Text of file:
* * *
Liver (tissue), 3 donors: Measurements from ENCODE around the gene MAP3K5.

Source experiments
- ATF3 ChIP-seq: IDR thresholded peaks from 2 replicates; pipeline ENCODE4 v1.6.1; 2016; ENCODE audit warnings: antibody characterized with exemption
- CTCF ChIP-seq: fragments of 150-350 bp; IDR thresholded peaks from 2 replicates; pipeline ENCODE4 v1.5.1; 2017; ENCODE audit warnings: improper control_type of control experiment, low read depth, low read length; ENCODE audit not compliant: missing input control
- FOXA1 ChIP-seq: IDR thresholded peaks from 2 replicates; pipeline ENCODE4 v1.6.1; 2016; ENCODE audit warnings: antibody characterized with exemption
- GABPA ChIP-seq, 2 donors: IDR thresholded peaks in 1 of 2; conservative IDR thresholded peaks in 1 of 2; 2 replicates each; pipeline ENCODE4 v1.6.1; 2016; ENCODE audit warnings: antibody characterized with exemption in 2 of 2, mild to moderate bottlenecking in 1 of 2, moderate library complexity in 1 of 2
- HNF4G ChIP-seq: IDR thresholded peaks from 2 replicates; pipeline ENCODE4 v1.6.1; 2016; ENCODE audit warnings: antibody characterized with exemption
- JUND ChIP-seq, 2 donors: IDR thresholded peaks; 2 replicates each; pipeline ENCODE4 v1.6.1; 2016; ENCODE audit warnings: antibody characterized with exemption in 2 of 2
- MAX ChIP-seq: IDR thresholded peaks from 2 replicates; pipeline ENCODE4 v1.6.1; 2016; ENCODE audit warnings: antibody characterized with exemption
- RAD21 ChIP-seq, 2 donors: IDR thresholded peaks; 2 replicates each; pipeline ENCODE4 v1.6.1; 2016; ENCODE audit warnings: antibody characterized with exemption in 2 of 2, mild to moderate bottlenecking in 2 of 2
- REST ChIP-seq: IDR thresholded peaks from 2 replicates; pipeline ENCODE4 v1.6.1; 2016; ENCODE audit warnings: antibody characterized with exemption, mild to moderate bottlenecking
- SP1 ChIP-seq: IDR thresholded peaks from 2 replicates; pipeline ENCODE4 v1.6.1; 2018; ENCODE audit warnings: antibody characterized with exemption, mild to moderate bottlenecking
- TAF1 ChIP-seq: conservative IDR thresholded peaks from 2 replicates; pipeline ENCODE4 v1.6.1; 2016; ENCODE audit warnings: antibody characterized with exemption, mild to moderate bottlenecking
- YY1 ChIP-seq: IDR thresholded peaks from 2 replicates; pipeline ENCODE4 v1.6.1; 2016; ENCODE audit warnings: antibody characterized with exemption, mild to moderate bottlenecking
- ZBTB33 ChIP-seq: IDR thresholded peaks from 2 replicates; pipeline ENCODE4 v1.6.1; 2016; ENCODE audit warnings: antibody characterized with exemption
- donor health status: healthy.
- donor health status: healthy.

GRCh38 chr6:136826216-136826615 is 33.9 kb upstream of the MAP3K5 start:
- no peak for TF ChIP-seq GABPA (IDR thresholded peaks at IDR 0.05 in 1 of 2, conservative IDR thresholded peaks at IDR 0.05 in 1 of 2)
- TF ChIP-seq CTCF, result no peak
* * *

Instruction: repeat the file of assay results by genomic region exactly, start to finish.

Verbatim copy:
Liver (tissue), 3 donors: Measurements from ENCODE around the gene MAP3K5.

Source experiments
- ATF3 ChIP-seq: IDR thresholded peaks from 2 replicates; pipeline ENCODE4 v1.6.1; 2016; ENCODE audit warnings: antibody characterized with exemption
- CTCF ChIP-seq: fragments of 150-350 bp; IDR thresholded peaks from 2 replicates; pipeline ENCODE4 v1.5.1; 2017; ENCODE audit warnings: improper control_type of control experiment, low read depth, low read length; ENCODE audit not compliant: missing input control
- FOXA1 ChIP-seq: IDR thresholded peaks from 2 replicates; pipeline ENCODE4 v1.6.1; 2016; ENCODE audit warnings: antibody characterized with exemption
- GABPA ChIP-seq, 2 donors: IDR thresholded peaks in 1 of 2; conservative IDR thresholded peaks in 1 of 2; 2 replicates each; pipeline ENCODE4 v1.6.1; 2016; ENCODE audit warnings: antibody characterized with exemption in 2 of 2, mild to moderate bottlenecking in 1 of 2, moderate library complexity in 1 of 2
- HNF4G ChIP-seq: IDR thresholded peaks from 2 replicates; pipeline ENCODE4 v1.6.1; 2016; ENCODE audit warnings: antibody characterized with exemption
- JUND ChIP-seq, 2 donors: IDR thresholded peaks; 2 replicates each; pipeline ENCODE4 v1.6.1; 2016; ENCODE audit warnings: antibody characterized with exemption in 2 of 2
- MAX ChIP-seq: IDR thresholded peaks from 2 replicates; pipeline ENCODE4 v1.6.1; 2016; ENCODE audit warnings: antibody characterized with exemption
- RAD21 ChIP-seq, 2 donors: IDR thresholded peaks; 2 replicates each; pipeline ENCODE4 v1.6.1; 2016; ENCODE audit warnings: antibody characterized with exemption in 2 of 2, mild to moderate bottlenecking in 2 of 2
- REST ChIP-seq: IDR thresholded peaks from 2 replicates; pipeline ENCODE4 v1.6.1; 2016; ENCODE audit warnings: antibody characterized with exemption, mild to moderate bottlenecking
- SP1 ChIP-seq: IDR thresholded peaks from 2 replicates; pipeline ENCODE4 v1.6.1; 2018; ENCODE audit warnings: antibody characterized with exemption, mild to moderate bottlenecking
- TAF1 ChIP-seq: conservative IDR thresholded peaks from 2 replicates; pipeline ENCODE4 v1.6.1; 2016; ENCODE audit warnings: antibody characterized with exemption, mild to moderate bottlenecking
- YY1 ChIP-seq: IDR thresholded peaks from 2 replicates; pipeline ENCODE4 v1.6.1; 2016; ENCODE audit warnings: antibody characterized with exemption, mild to moderate bottlenecking
- ZBTB33 ChIP-seq: IDR thresholded peaks from 2 replicates; pipeline ENCODE4 v1.6.1; 2016; ENCODE audit warnings: antibody characterized with exemption
- donor health status: healthy.
- donor health status: healthy.

GRCh38 chr6:136826216-136826615 is 33.9 kb upstream of the MAP3K5 start:
- no peak for TF ChIP-seq GABPA (IDR thresholded peaks at IDR 0.05 in 1 of 2, conservative IDR thresholded peaks at IDR 0.05 in 1 of 2)
- TF ChIP-seq CTCF, result no peak